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A Weight Training Program for Mixed Martial Arts

Get Fit and Strong for MMA

By

Updated June 18, 2014

Successful mixed martial arts fighting requires a combination of speed, power and strength -- and bulk is certainly an advantage, depending on weight classifications.

Weight training or resistance training, used intelligently, can be used to enhance these athletic characteristics. Because all athletes have individual needs, a generic program, like this one below, will need to be modified for style of fighting, age, goals, facilities available and so on. However, here's a weights program, starting out, that you can use to set yourself up for martial arts competition fighting.

General Preparation

The general preparation phase should provide all-round muscle and strength conditioning. If you prepare on a seasonal basis, this would be used in the early pre-season. If your sport does not have seasons, then just progress through the training phases one after another.

As a general rule, and for all the following programs, don't do the workouts prior to a fight training session. Do them later in the day after ring work, or well before, or on a separate day if possible. Nothing you do should limit your ability to practise the actual technical fighting skills in your sport, in the environment in which you would normally compete.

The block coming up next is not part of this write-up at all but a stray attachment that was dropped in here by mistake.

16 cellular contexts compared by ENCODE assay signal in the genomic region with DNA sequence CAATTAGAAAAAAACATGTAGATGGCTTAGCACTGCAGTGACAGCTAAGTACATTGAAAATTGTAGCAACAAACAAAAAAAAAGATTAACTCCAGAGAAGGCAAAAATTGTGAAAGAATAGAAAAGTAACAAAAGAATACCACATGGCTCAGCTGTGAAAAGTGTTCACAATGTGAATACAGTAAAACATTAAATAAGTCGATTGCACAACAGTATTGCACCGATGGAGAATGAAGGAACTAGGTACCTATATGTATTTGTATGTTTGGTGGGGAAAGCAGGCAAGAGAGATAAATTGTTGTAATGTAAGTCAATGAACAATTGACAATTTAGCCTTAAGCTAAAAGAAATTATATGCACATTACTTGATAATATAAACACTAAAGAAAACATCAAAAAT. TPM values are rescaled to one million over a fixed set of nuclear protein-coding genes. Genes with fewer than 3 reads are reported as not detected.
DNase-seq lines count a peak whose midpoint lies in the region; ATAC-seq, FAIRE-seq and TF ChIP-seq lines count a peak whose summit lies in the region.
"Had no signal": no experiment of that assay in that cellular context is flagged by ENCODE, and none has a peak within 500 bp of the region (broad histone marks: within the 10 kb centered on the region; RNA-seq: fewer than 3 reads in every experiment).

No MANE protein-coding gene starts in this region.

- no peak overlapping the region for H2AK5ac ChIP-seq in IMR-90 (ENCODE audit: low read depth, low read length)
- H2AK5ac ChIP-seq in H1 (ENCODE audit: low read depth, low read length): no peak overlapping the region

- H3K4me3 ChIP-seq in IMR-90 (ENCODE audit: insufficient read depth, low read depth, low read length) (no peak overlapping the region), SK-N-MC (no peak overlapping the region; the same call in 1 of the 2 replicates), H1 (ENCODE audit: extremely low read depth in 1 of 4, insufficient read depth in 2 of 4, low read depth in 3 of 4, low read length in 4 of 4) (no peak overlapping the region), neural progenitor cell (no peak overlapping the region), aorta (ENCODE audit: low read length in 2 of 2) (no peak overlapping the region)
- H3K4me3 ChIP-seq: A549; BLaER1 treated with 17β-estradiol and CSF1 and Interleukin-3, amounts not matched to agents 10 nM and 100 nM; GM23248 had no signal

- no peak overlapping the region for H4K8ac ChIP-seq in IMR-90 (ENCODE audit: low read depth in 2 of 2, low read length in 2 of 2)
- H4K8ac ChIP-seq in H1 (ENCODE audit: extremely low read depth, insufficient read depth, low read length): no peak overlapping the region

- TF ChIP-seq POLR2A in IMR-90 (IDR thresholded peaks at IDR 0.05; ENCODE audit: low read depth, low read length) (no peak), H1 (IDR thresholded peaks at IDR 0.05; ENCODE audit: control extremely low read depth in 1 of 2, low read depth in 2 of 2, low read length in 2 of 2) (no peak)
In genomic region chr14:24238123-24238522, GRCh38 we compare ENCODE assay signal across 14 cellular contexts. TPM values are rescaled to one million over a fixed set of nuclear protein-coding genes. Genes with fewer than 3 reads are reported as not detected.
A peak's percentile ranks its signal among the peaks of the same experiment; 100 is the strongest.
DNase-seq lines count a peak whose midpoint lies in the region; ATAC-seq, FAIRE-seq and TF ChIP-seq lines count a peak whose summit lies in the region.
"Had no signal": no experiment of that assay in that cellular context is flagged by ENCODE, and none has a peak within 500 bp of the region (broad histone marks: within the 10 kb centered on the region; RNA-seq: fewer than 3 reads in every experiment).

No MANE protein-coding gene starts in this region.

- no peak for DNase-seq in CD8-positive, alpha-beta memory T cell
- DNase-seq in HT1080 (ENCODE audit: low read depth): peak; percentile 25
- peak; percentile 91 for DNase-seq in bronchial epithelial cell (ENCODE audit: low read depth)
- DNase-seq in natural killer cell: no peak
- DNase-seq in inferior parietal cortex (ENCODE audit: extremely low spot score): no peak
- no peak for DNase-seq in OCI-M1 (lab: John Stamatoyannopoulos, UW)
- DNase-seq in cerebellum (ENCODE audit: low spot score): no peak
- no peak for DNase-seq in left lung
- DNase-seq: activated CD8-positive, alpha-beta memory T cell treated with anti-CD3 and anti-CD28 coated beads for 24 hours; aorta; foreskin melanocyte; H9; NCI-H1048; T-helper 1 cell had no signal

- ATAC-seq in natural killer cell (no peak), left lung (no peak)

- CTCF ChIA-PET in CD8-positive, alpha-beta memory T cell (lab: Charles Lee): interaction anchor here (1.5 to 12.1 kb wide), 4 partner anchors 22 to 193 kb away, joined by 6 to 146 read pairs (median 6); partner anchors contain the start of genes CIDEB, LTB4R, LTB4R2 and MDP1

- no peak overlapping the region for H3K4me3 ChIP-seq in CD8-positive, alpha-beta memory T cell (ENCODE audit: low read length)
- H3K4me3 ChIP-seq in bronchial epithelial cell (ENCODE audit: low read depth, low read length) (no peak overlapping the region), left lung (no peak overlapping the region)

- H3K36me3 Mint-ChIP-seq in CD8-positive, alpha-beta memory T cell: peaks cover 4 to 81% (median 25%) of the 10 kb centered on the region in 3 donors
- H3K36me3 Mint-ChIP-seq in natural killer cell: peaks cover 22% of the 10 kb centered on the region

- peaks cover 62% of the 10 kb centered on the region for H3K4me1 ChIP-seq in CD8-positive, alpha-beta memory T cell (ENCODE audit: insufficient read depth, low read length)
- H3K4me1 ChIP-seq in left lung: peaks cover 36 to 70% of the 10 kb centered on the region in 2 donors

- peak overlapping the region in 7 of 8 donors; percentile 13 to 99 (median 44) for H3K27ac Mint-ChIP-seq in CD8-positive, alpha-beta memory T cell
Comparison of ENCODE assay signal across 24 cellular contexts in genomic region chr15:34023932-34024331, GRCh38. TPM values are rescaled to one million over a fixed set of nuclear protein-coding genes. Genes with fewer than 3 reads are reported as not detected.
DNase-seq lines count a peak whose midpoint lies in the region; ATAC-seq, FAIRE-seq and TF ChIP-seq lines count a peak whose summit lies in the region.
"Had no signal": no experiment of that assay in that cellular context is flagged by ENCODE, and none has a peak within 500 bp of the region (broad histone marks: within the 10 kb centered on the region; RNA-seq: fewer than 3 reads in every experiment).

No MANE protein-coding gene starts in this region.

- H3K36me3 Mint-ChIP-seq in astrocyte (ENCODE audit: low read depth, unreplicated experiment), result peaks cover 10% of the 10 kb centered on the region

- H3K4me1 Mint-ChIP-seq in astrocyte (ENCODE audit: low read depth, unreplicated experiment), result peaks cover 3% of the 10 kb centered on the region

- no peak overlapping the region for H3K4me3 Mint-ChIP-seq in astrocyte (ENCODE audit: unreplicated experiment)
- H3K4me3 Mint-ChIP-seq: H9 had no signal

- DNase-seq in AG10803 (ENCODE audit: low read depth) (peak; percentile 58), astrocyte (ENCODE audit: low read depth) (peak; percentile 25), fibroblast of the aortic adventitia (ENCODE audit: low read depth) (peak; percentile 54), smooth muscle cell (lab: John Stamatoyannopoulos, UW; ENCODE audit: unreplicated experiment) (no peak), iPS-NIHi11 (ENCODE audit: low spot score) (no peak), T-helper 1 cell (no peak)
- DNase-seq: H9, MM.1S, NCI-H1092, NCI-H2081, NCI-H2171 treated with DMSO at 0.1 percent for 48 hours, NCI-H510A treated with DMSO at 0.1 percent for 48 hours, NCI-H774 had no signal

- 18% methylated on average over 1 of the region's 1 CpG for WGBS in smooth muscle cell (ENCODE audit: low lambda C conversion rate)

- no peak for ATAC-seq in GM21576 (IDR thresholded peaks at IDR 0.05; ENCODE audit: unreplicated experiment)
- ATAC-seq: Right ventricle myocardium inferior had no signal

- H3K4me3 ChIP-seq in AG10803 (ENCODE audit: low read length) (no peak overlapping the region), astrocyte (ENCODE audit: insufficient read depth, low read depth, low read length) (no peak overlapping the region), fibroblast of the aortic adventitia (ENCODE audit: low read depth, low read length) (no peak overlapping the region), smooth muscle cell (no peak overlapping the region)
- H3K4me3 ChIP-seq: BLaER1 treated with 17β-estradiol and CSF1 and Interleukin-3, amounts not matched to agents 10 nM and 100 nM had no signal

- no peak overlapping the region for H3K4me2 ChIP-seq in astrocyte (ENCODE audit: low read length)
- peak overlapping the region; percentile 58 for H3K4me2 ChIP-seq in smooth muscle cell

Frequency - 2 to 3 sessions per week for 8 to 10 weeks
Type - general conditioning
Exercises - 9 exercises, 3 sets of 10 to 12, plus warm-up and cool-down in the Basic Strength and Muscle program. (I favor the Romanian type deadlift rather than full deadlift in this program.)
Rest between sets - 30-90 seconds

Specific Preparation

In this phase, you will focus more on the development of strength and power. This is the period, later pre-season, leading up to the start of competition.

Frequency - 2 to 3 session per week, 4 to 6 weeks
Type - strength and power
Exercises - 5 sets of 6: Romanian deadlift, incline bench press, hang power clean, pullups, squats -- plus combo crunches at 3 sets of 10 to 12
Rest between sets - 3-5 minutes, crunches, 1-2 minutes

Competition Phase

The aim of this phase is the maintenance of strength and power. Ring training and competition should dominate. Prior to the start of competition, take 7-10 days break from heavy weights work at the end of Specific Preparation while maintaining your ring work. Weight training in the competition phase should play essentially a maintenance role.

Frequency - 1 to 2 sessions per week
Type - power; lighter loads and faster execution than in the specific preparation phase
Exercises - 3 sets of 10, rapid concentric movement, 40% to 60% of 1RM. Squats, hang clean, Romanian deadlift. Crunches.
Rest between sets - 1-2 minutes

Summary

  • Be sure to warm up and cool down prior to weight training.
  • Don't train through serious injuries, acute or chronic.
  • Don't sacrifice a ring session for a weights session -- unless you're treating or recovering from an injury with weights work.
  • If you have a knowledgeable coach, be guided by him or her regarding the details of your program.
  • Take at least a few weeks off at the end of the season to recover after a hard season of training and competing.
  • If you're new to weight training, read up on the fundamentals before you start.

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